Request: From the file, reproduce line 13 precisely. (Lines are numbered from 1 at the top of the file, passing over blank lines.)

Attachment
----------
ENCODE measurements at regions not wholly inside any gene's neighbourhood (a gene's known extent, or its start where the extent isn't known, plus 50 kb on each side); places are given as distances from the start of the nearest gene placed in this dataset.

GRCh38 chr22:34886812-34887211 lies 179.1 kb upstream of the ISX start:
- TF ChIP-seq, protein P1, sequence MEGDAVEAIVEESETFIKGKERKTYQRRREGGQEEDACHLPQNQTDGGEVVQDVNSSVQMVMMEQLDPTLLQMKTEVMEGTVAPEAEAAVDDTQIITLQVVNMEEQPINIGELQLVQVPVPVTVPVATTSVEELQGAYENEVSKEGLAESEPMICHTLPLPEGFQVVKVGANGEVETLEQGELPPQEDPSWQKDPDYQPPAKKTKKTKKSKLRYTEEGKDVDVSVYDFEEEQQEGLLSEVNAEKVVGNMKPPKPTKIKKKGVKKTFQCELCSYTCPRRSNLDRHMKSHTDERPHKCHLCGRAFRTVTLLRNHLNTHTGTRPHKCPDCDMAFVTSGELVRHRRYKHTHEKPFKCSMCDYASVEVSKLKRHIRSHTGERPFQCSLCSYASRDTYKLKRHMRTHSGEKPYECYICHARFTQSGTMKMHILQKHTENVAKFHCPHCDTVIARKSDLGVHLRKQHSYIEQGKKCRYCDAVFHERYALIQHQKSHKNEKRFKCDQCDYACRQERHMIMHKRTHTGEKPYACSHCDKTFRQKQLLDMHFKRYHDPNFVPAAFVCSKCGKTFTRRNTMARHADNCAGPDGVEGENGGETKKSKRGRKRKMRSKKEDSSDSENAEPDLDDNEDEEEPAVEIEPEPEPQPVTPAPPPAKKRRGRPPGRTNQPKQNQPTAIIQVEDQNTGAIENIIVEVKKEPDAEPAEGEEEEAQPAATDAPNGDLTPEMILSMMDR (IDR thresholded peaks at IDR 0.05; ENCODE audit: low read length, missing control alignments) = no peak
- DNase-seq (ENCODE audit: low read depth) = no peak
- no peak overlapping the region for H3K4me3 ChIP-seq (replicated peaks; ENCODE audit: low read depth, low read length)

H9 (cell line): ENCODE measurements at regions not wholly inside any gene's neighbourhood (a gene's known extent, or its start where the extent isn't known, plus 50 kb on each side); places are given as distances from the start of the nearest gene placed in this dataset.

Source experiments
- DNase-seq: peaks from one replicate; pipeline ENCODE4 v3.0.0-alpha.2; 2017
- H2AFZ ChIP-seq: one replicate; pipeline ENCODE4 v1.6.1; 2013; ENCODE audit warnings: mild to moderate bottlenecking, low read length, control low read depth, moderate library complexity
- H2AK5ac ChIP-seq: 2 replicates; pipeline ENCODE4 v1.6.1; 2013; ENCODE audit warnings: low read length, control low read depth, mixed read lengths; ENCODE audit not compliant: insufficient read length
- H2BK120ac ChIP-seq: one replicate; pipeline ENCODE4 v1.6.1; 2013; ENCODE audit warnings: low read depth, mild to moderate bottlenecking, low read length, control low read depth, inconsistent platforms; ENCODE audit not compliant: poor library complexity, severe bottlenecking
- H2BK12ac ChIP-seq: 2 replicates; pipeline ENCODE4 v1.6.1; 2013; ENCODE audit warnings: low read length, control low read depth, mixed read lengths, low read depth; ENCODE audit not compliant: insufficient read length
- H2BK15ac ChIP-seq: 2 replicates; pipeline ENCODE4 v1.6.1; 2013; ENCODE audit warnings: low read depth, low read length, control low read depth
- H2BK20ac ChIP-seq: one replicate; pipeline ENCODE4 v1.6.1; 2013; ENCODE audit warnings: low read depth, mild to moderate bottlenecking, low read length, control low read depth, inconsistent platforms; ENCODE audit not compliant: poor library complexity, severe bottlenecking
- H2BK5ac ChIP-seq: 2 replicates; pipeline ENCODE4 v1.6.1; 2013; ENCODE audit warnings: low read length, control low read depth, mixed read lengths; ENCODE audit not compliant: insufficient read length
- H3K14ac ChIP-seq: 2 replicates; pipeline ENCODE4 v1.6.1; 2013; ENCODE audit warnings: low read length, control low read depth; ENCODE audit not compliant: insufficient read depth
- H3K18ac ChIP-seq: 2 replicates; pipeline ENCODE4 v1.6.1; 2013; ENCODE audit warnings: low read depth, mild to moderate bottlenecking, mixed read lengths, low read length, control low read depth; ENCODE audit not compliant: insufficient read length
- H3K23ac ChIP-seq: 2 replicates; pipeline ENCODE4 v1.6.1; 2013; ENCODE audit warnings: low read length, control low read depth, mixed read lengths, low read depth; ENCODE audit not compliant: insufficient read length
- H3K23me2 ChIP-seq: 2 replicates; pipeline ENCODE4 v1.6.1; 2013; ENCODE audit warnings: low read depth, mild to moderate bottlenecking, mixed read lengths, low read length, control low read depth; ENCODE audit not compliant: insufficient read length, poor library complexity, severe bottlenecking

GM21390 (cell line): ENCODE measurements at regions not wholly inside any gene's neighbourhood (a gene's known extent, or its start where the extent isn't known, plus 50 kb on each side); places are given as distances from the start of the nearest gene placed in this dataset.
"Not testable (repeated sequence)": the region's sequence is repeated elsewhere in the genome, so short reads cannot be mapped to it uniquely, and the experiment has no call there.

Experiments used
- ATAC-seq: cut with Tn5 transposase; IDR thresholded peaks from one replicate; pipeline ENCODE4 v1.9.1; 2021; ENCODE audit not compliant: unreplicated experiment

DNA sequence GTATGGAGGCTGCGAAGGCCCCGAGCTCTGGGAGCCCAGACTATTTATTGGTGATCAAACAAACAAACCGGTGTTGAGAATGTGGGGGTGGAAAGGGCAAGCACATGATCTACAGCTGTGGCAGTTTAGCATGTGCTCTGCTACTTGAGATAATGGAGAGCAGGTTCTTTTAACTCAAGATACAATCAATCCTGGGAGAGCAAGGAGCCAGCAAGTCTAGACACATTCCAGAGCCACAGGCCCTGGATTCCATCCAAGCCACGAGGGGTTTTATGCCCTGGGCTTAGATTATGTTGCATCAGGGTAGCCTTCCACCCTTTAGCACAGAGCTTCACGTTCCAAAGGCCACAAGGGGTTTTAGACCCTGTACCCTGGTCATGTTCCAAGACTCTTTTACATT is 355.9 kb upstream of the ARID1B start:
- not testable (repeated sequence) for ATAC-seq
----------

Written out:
- H2BK15ac ChIP-seq: 2 replicates; pipeline ENCODE4 v1.6.1; 2013; ENCODE audit warnings: low read depth, low read length, control low read depth